So there is often pressure to push above even this maximum class size; for example by using audio-visual amplification technology to address many hundreds of students in vast, or multiple-simultaneous, venues… These, I can only regard as pseudo-lectures; and they have little to do with a serious attempt to provide real education.

At most, such situations may attain the level of those ‘dictation-transcription’ lecture of the Medieval universities; in which both lecturer and audience have ‘engaged autopilot’. But in an era of abundant, accessible and good quality textbooks, such exercises are largely redundant; and insofar as far too many modern lectures conform to this description, then this probably accounts for the generally poor reputation of the lecture method.

In fact, if modern students have only attended ‘PowerPoint’-style presentations to audiences numbered in their hundreds; in which the proceedings occur in the dark, making note-taking impossible; surrounded by people on laptops and mobile phones, browsing the internet and social messaging; the invisible teacher merely an amplified, disembodied and un-localised voice reading-off the slides; and the entire substantive content available in lecture handouts or on the internet - then these students have, in fact, never actually experienced a real lecture.

Such unfortunate students are being palmed-off with a dishonest simulacrum of what lectures can and ought to be.

The size of audience that can effectively be lectured-to partly depends on the specific venue. Indeed, lecture theatre design is very important – and many (probably most) lecture theatres are significantly (sometimes grossly) unfit for purpose.

For small classes, the specifics of a lecture theatre are relatively less important – since everyone can see and hear what is happening; but as the size of the class increases, the design becomes more and more important; until with large classes (above about 100) only the very best-designed lecture theatres are adequate.

It is necessary that the audience in a lecture be in audio-visual contact with the lecturer. In general, the closer the physical proximity of lecturer and audience, the better. For big classes this means that the lecture theatre must have a steep rake; that is, steeply-sloped seats (as in a traditional theatre – some Medieval lecture theatres were positively vertiginous in this respect!); so that all students are close enough that they can clearly hear and see the lecturer and any visuals, because the sight-line is above the heads of the students sitting in front.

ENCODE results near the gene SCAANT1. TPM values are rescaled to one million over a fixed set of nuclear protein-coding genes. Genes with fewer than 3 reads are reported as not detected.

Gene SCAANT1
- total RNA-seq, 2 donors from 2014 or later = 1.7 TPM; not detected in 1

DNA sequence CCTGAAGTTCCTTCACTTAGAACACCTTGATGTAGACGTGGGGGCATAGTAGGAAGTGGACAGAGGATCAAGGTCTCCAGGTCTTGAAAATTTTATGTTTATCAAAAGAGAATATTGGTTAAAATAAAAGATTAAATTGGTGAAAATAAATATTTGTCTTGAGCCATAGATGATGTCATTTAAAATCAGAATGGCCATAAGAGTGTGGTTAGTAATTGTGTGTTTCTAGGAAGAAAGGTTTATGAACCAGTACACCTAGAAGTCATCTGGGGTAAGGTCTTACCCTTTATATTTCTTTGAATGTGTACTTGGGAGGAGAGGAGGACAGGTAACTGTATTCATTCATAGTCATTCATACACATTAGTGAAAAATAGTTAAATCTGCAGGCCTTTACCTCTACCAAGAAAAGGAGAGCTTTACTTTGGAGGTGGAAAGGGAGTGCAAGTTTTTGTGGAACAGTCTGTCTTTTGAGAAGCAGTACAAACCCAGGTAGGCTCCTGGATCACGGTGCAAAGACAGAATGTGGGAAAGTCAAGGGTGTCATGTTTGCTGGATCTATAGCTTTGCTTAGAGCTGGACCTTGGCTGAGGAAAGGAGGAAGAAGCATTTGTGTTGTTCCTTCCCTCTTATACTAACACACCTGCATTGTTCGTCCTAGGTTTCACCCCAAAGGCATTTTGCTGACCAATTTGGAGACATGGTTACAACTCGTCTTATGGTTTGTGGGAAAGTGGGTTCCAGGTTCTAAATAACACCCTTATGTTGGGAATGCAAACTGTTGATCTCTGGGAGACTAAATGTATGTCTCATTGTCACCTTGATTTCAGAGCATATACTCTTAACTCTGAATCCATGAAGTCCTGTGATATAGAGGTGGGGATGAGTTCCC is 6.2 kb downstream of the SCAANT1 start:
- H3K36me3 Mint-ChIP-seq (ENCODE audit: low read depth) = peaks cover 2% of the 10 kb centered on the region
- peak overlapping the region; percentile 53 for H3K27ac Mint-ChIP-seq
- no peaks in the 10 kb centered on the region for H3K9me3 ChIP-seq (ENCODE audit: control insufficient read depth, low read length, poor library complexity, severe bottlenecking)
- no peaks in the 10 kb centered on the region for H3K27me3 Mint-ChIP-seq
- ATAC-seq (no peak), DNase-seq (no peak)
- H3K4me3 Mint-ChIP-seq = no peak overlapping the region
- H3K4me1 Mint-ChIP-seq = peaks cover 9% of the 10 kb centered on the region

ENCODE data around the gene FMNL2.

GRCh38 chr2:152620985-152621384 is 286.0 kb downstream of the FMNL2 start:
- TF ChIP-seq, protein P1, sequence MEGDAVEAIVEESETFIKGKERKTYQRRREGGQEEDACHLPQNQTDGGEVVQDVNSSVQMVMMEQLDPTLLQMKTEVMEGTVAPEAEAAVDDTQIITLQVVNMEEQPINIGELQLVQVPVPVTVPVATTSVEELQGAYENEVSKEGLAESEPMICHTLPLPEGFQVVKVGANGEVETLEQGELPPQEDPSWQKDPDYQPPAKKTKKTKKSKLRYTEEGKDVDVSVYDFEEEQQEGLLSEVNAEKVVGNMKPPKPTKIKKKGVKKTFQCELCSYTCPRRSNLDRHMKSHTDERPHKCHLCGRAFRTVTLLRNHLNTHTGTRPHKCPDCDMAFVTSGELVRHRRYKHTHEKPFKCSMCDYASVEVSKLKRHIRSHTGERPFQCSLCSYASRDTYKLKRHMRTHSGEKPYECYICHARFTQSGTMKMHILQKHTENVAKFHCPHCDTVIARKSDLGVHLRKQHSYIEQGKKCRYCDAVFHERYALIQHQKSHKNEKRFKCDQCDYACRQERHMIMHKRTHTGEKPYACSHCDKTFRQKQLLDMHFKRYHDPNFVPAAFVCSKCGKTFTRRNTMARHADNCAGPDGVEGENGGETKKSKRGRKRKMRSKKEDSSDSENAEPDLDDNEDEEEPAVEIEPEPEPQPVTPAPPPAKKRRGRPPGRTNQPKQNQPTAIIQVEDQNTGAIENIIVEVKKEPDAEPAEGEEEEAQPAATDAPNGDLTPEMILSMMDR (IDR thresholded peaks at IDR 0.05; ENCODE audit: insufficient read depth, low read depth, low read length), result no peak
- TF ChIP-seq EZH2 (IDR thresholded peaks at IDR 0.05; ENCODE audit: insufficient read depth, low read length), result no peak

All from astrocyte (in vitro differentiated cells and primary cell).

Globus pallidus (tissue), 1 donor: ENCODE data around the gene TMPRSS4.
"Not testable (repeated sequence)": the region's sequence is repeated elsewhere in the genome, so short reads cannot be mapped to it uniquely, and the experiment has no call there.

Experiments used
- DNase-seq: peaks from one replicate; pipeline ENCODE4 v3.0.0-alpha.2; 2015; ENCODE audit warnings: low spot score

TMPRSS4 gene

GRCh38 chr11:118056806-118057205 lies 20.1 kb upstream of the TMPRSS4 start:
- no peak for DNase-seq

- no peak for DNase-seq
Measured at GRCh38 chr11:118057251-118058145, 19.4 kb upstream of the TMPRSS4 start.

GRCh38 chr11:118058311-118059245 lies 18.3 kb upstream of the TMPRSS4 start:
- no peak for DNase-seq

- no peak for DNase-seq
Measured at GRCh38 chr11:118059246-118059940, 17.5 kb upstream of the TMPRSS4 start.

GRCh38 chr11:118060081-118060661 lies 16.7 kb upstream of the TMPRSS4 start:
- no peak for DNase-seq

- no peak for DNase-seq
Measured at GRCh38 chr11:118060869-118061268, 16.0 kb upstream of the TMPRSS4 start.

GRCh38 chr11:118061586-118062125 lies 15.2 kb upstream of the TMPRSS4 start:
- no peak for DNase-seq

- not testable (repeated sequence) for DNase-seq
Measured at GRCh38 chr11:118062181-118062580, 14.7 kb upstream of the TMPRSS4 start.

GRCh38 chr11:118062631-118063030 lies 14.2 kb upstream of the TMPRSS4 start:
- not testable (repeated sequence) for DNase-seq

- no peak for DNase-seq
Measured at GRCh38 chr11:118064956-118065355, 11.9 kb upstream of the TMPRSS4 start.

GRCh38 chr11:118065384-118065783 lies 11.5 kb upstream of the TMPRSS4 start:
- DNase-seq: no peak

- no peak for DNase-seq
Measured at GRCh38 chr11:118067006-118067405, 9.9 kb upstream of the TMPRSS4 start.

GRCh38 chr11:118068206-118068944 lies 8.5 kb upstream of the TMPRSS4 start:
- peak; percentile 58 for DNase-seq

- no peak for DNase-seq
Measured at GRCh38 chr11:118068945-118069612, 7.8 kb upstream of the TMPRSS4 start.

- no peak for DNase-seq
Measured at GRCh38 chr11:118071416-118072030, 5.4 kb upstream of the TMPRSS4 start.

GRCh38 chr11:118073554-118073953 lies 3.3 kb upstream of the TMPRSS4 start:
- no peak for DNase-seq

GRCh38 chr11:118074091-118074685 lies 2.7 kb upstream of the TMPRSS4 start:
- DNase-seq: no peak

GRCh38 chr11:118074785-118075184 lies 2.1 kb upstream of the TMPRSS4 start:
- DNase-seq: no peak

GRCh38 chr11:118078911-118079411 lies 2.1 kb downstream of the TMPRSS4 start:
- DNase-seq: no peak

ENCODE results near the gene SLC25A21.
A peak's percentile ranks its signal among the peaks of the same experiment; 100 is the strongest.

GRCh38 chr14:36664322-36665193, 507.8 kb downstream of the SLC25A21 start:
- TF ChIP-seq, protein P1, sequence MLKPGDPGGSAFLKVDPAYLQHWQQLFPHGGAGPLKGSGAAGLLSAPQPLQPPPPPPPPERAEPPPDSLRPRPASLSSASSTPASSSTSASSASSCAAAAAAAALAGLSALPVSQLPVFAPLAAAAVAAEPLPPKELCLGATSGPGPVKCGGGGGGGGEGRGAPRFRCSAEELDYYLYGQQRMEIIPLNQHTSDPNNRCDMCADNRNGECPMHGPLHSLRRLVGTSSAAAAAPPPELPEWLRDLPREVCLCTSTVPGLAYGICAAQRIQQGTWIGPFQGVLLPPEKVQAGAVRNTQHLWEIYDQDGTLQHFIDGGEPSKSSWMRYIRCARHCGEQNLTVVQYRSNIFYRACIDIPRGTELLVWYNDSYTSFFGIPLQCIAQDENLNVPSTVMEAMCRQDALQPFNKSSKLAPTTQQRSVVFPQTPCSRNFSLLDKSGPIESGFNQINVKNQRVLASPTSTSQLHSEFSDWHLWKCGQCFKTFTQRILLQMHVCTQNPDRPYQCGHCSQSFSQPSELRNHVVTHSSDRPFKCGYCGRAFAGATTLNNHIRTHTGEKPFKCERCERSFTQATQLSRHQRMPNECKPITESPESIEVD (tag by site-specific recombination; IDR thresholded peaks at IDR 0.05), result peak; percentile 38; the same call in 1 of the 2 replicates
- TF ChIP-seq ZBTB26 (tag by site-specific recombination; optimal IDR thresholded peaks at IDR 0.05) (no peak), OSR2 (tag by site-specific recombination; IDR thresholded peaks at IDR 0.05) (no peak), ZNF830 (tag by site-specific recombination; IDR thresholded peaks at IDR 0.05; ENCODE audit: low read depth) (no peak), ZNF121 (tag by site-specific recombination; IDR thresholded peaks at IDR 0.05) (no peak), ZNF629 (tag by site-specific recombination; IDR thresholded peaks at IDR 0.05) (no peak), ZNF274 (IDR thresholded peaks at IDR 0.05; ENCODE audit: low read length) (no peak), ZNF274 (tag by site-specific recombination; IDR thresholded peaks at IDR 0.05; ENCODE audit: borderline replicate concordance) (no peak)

Another aspect of sight-lines is that all members of the audience need to be able to maintain ‘eye contact’ with the lecturer. This implies the lecture theatre should be well lit, with plenty of bright lights especially at the front where the lecturer and writing boards are located. In sum, the level of brightness in a lecture theatres should be more like a bright kitchen (500 Lux) than a gloomy bedroom (50 Lux). As well as encouraging eye contact, and maintaining alertness, bright lighting also enables lecture notes to be created more effectively.

Naturally, the benefits of a bright environment also mean that the ‘house lights’ (illuminating the audience) should be kept-on for most of the lecture – with the whole room lit such that everybody can see everybody else. The practice of showing slides on a screen in a dark room should be kept to a minimum (when it is not possible to eliminate slides altogether).

As well as sight-lines, the lecture theatre acoustics must be good; including an absence of background noises and external noises (e.g. from traffic, builders, or conversations from students passing outside). Sound-proofing is necessary both to avoid distraction, and in order that all students present can easily hear what is being said without artificial means of amplification.

The use of microphones may sometimes be unavoidable for some lecturers and some venues (even I have occasionally been forced into this by laryngitis – although I have trained myself to ‘project’ the voice like a stage actor). But microphones should be discouraged and the usage of amplification regarded as exceptional - since electronic reproduction interposes a psychological barrier between lecturer and audience. (For example, most amplification systems do not localise the voice to the exact place from which the lecturer is speaking – which creates an alienating dislocation.)

Of the other ‘sensory’ factors, the most important – and most neglected - is ventilation. Lecture theatres simply must have an ample flow of cool air – because a warm, stuffy, humid lecture theatre may become soporific such as to render a lecture futile. Therefore it is better for the lecture theatre to be a bit too cold than too hot; and too draughty than too stuffy. After all, in extremis the lecturer and students can always wear an extra layer!